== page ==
Introduction Tinea capitis is the most common form of dermatophytosis among children, contributing significantly to the global burden of skin and hair infections. However, an accurate account of its burden in Africa, where most cases are thought to occur, is lacking. We aim to systematically evaluate the burden, aetiology and epidemiological trend of tinea capitis among children over a 30-year period in Africa.
Methods and analysis A systematic review will be conducted using Embase, PubMed, African Journals Online, Web of Science and the Cochrane Library of Systematic Review. These resources will be used to identify studies published between 1990 and December 2020, which report the prevalence, aetiology and trend of tinea capitis among children younger than 18 years in Africa. Articles in English and French will be considered. Two independent reviewers will screen the articles for eligibility, and any discrepancies will be resolved by discussion and consensus between the authors. Methodological quality of all studies will be assessed and critically appraised. We will perform a metaregression to assess the impact of study characteristics on heterogeneity and also to correct the meta-analytical estimates for biases. A qualitative synthesis will be performed, and STATA V.16.0 software will be used to estimate the pooled prevalence and aetiology of tinea capitis. The Mann-Kendall trend test will be use to evaluate the trend in the prevalence of tinea capitis over the study period.
Ethics and dissemination Ethical approval from an institutional review board or research ethics committee is not required for this systematic review and meta-analysis. The results will be published in a peer-reviewed journal and presented in conferences.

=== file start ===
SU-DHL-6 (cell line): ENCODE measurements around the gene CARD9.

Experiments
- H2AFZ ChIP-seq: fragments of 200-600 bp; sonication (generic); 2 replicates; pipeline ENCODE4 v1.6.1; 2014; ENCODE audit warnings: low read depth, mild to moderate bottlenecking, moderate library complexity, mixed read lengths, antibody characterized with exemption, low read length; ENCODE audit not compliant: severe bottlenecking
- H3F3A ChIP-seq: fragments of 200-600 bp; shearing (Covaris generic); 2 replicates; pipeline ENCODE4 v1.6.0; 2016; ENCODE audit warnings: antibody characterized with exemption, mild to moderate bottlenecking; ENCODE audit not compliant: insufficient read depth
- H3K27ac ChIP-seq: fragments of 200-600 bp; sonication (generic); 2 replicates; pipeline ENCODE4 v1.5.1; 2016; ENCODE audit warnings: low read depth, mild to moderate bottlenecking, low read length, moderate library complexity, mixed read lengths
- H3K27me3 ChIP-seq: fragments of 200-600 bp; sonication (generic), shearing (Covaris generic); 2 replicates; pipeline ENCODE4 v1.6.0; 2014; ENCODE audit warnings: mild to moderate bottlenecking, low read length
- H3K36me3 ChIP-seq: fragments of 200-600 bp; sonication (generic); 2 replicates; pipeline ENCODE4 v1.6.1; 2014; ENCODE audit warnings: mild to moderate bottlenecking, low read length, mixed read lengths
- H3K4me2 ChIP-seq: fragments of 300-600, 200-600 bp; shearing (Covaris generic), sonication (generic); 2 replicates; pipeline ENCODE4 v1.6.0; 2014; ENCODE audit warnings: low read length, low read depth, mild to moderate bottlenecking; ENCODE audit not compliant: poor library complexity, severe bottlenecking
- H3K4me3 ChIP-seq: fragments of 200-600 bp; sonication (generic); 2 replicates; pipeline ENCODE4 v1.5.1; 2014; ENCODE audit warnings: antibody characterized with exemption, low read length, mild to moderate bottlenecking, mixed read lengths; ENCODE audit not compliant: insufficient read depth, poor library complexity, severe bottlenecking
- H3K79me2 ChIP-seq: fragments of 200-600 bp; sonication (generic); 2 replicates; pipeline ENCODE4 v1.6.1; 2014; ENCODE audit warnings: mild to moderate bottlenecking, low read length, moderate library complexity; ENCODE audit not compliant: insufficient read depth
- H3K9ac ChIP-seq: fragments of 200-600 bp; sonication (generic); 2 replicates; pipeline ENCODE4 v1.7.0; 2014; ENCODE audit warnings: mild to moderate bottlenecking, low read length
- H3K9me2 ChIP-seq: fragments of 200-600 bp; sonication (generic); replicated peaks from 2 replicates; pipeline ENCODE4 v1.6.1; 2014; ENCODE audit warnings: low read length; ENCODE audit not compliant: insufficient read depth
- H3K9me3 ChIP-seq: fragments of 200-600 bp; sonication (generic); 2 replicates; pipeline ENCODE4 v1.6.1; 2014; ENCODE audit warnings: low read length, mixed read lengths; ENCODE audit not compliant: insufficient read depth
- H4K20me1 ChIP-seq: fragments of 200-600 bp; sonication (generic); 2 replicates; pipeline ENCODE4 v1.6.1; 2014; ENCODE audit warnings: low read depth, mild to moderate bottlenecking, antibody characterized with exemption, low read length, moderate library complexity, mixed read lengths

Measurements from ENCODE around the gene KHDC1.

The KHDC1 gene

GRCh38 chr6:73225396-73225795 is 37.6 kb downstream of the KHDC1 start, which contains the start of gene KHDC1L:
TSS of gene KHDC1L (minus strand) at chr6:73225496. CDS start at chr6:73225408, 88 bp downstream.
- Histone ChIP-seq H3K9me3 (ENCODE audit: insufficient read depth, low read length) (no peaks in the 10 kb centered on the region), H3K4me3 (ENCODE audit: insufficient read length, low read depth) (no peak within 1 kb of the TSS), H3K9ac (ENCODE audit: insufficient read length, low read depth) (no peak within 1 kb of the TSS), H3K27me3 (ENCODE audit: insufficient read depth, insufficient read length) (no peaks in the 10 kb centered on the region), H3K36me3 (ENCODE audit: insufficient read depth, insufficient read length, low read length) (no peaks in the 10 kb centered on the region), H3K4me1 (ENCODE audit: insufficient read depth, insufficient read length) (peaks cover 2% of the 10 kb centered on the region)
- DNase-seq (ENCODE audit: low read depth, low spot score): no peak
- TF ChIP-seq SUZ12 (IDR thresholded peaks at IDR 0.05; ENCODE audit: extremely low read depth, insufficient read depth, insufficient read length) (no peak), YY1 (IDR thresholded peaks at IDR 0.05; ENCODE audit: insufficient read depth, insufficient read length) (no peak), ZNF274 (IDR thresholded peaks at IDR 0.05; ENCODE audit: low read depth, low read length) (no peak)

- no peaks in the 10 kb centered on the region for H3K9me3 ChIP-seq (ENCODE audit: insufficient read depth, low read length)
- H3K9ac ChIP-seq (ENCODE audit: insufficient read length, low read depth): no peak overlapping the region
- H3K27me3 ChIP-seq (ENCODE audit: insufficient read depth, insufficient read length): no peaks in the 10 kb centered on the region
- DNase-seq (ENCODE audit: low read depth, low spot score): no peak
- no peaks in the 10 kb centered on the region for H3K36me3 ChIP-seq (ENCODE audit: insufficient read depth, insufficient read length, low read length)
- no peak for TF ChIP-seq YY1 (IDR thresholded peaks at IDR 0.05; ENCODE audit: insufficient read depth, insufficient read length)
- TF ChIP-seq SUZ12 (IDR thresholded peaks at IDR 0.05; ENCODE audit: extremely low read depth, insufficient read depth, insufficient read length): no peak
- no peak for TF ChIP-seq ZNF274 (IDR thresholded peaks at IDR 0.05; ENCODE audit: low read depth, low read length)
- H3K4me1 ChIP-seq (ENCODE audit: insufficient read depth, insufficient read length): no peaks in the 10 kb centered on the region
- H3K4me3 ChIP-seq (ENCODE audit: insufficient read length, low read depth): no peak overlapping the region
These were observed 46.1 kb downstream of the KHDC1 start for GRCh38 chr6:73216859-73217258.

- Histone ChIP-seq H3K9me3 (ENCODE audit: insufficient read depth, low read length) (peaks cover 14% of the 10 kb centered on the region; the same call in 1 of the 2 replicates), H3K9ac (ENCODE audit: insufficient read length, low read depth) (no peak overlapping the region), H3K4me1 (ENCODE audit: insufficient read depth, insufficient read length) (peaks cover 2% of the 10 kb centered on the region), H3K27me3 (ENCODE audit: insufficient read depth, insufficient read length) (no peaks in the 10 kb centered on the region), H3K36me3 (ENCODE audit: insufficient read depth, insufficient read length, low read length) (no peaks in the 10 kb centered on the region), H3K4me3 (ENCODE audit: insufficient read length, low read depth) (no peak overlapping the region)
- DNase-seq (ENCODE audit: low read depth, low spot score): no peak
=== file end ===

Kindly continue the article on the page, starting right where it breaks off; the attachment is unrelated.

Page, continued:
- tropical medicine
- public health
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Strengths and limitations of this study
This will be the first systematic review and meta-analysis evaluating the burden, aetiology and trend of tinea capitis among children over a 30-year period in Africa.
A systematic search strategy including the most prominent databases in health and African Journals Online, a database for African-based research publications.
We will attempt to evaluate the impact of HIV infection on the prevalence and aetiology of tinea capitis among children in Africa.
We anticipate that some of the studies may have diagnosed tinea capitis clinically.
HIV status may be missing or unknown in many of the studies.
Tinea capitis (or scalp ringworm) is a cutaneous fungal infection predominantly occurring in children between 3 and 7 years of age, but can occur in those as young as 6 months to 10–12 years.1 2 It is typically characterised by scalp erythema, hair loss, scaling and crusting. The global burden of tinea capitis is unknown, but the majority of cases are reported in prepubertal children or in children of sub-Saharan African descent living abroad. The disease is mainly observed among children of low socioeconomic status and high population densities, and among those with poor health and sanitation practices, typically seen in low-income countries.3 4 This infection continues to be a neglected entity of global and public health concern.5
Tinea capitis is caused by a keratin-degrading group of moulds collectively known as dermatophytes whose distribution varies geographically, demographically and with socioeconomic status.6 Recent phylogenetic reclassification of dermatophytes classifies them under nine genera with over 50 species. However, there are only a few species belonging to the genera Epidermophyton, Microsporum, Trichophyton, Arthroderma and Nannizzia, and these are commonly encountered in clinical practice.6 Dermatophytes are encountered globally, but the causative agents of tinea capitis vary significantly from one region of the world to another. An understanding of the changing epidemiology and the distribution of the aetiological species is important in deciding appropriate therapy and preventive approaches.7